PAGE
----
In recent years small unmanned aerial vehicles, more colloquially referred to as drones, have been getting less and less expensive. This has made them economical enough for some commercial applications and has even allowed the technology to be leveraged to do some real good in the world. This has also made camera angles and perspectives available to the amateur videographer that were once the sole domain of big-name directors working on grandiose, huge budget blockbusters. As a result, there is a whole new community of people producing footage that uses unique angles to highlight the innate beauty of the things us crazy humans do every day. Whether you're already engaged in this community or are excited to become a part of such a creative enterprise, our testing results and scores can guide you to the model that is going to give you the best possible experience.
Drones make it possible to get shots that would otherwise be inconceivable.
All of our scores are based on real-world tests, which we designed around the goal of discovering which model can deliver the highest quality footage in the most reliable manner. For all of our tests, we flew and captured footage ourselves, and rigorously compared the results side-by-side. For more on our testing procedures, check out our how we test article.
The above chart compares each model's price and their performance in our testing (you can see names by hovering your cursor over each dot) so that you can easily find the best model in your price range. This chart shows why we love the Mavic Air so much, as it's near the top in terms of performance, but at a relatively middle-of-the-road price. you can get better video and performance out of the Mavic 2 Pro but at nearly double the cost. The Best Buy Award winning Spark falls behind the top scorers, but also sells for significantly less, providing a good choice for those on a budget. Finally, the Ryze Tello is clearly inferior to the top models, but its incredibly low price still makes it a worthwhile purchase for kids and beginner pilots.
As fun as it can be to pilot remote-controlled aircraft, the resulting video footage is the ultimate end goal of most users, thus we made its quality our most heavily weighted metric. The resolution, sharpness, and color quality created by a camera is vital to creating a good image. To test this we took similar footage with each one of our models and carefully examined the resulting video files side-by-side on the same high definition monitor. The best resolution and most vivid colors can be ruined if the video itself is shaky and unstable, or if there are rotors impeding on the camera's view. We tested these attributes of video quality by recording both broad panning shots and fast-paced tight shots while following a fast subject. We then evaluated this footage based on how smooth and stable it was, how well the horizon was kept horizontal, and whether or not there were any visible rotors or rotor shadows present.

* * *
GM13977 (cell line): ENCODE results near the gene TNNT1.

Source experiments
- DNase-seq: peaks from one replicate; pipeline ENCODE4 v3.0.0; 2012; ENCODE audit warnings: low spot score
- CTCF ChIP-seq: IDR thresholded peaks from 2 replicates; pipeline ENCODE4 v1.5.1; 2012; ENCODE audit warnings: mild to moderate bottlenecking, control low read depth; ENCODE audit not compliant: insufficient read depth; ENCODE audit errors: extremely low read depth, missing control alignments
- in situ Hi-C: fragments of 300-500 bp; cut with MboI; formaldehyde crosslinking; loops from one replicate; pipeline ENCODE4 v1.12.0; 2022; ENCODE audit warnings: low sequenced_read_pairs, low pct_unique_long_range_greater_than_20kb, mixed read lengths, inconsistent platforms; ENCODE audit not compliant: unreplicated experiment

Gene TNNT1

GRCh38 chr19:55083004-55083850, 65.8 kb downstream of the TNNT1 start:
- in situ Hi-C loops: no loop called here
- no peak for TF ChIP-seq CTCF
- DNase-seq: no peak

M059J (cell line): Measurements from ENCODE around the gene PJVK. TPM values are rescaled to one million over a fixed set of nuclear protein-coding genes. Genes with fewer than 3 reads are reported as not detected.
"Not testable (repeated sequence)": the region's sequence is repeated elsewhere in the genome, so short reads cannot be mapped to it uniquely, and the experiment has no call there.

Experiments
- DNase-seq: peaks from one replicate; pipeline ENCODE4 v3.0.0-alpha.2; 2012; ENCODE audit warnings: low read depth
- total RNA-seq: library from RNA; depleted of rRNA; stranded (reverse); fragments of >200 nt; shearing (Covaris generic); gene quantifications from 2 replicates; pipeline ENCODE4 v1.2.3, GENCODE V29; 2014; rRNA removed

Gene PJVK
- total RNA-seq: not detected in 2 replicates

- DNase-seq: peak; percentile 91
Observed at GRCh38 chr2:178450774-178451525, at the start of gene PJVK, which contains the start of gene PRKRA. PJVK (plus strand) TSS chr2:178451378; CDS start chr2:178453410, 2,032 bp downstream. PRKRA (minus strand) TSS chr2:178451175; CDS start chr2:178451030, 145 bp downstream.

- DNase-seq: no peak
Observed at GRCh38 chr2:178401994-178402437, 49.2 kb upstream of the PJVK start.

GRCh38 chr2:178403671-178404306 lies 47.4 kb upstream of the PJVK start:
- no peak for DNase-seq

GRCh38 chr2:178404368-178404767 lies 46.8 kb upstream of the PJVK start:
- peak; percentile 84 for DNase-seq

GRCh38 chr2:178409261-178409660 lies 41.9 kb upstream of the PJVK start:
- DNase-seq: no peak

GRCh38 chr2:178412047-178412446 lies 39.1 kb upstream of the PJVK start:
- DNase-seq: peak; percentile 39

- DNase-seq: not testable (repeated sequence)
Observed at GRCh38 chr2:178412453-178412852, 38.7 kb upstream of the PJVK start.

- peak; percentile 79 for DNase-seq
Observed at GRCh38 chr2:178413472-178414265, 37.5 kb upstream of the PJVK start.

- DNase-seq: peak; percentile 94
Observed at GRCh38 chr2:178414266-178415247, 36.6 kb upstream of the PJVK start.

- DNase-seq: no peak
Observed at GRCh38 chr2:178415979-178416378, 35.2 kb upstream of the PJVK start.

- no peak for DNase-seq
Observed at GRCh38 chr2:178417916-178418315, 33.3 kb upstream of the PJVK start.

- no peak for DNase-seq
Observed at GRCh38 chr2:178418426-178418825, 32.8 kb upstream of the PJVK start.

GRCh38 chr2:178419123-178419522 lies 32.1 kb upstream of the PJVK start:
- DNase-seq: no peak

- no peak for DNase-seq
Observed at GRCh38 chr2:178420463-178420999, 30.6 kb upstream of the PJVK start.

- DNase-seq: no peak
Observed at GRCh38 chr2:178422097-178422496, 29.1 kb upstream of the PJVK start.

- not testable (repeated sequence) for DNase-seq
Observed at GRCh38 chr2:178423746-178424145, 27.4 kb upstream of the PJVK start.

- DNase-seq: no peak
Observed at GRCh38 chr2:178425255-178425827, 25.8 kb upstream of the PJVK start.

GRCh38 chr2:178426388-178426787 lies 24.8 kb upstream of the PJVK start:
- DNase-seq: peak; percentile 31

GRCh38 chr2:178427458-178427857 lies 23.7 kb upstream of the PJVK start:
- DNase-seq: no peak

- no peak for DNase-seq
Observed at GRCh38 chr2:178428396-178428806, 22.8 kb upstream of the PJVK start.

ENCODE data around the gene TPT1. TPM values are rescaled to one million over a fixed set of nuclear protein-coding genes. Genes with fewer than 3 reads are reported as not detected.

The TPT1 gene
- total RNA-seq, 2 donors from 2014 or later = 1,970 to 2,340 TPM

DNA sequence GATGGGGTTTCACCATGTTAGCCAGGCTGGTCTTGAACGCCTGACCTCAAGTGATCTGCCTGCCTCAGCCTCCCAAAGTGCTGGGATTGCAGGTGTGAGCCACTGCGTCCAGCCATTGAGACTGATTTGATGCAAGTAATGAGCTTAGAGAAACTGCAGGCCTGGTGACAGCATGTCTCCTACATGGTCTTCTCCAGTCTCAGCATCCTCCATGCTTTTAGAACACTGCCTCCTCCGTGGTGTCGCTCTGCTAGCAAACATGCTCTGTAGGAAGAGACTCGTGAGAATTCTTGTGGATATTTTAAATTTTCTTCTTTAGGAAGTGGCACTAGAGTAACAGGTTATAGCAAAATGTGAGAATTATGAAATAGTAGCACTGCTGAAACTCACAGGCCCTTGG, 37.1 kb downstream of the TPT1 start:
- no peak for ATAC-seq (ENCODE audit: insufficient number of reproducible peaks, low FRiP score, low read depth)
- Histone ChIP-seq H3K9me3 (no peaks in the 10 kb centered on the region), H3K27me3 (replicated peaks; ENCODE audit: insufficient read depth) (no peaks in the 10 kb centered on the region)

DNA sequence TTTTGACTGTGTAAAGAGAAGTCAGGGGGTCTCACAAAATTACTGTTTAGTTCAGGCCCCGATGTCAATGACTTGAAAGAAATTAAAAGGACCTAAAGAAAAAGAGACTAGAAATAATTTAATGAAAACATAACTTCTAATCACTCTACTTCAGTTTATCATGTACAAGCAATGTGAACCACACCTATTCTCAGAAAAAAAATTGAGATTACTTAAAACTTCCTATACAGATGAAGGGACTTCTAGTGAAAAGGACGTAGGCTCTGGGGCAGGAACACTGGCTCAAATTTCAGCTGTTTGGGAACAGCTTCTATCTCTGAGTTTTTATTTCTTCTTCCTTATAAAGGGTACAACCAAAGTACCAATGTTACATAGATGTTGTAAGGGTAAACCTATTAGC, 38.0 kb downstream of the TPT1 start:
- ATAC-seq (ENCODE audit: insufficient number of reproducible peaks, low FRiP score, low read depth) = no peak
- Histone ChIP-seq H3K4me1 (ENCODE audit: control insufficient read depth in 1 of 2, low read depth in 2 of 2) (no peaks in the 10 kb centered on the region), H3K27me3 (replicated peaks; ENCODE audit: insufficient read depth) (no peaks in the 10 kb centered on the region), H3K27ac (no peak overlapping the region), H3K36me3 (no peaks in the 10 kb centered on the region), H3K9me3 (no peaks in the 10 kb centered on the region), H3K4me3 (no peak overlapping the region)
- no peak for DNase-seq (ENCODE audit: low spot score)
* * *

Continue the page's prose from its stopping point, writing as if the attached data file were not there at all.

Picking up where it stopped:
Two models earned rare perfect scores of 10 out of 10 in this metric, the DJI Mavic 2 Pro and the DJI Phantom 4 Pro+ (and it's non-plus sibling). Both of these models feature 4K cameras with 1-inch sensors that capture vivid, true colors with impressive clarity. In general, we think video captured on either of these drones could be slipped into a Hollywood blockbuster without the audience blinking an eye. There are some differences between the cameras, however. If anything we think the Hasselblad camera of the Mavic 2 Pro produced a slightly better color profile. Unlike any other consumer drone, the Mavic 2 Pro has the option to shoot video in a 10-bit Dlog-M color profile, which is an advanced feature that professionals will appreciate. The Phantom 4 Pro's camera offers both a mechanical shutter (to cut down on rolling shutter when filming at high speed) and a higher 4K frame rate of 60fps, which allows for better slow-motion video. While these features did make the Phantom 4 Pro perform slightly better at filming high speed and slow-mo scenes, the difference was again minimal.
The above video compares footage from the three models that are likely on most people's short list: the Mavic Air, the Mavic 2 Pro, and the Mavic 2 Zoom.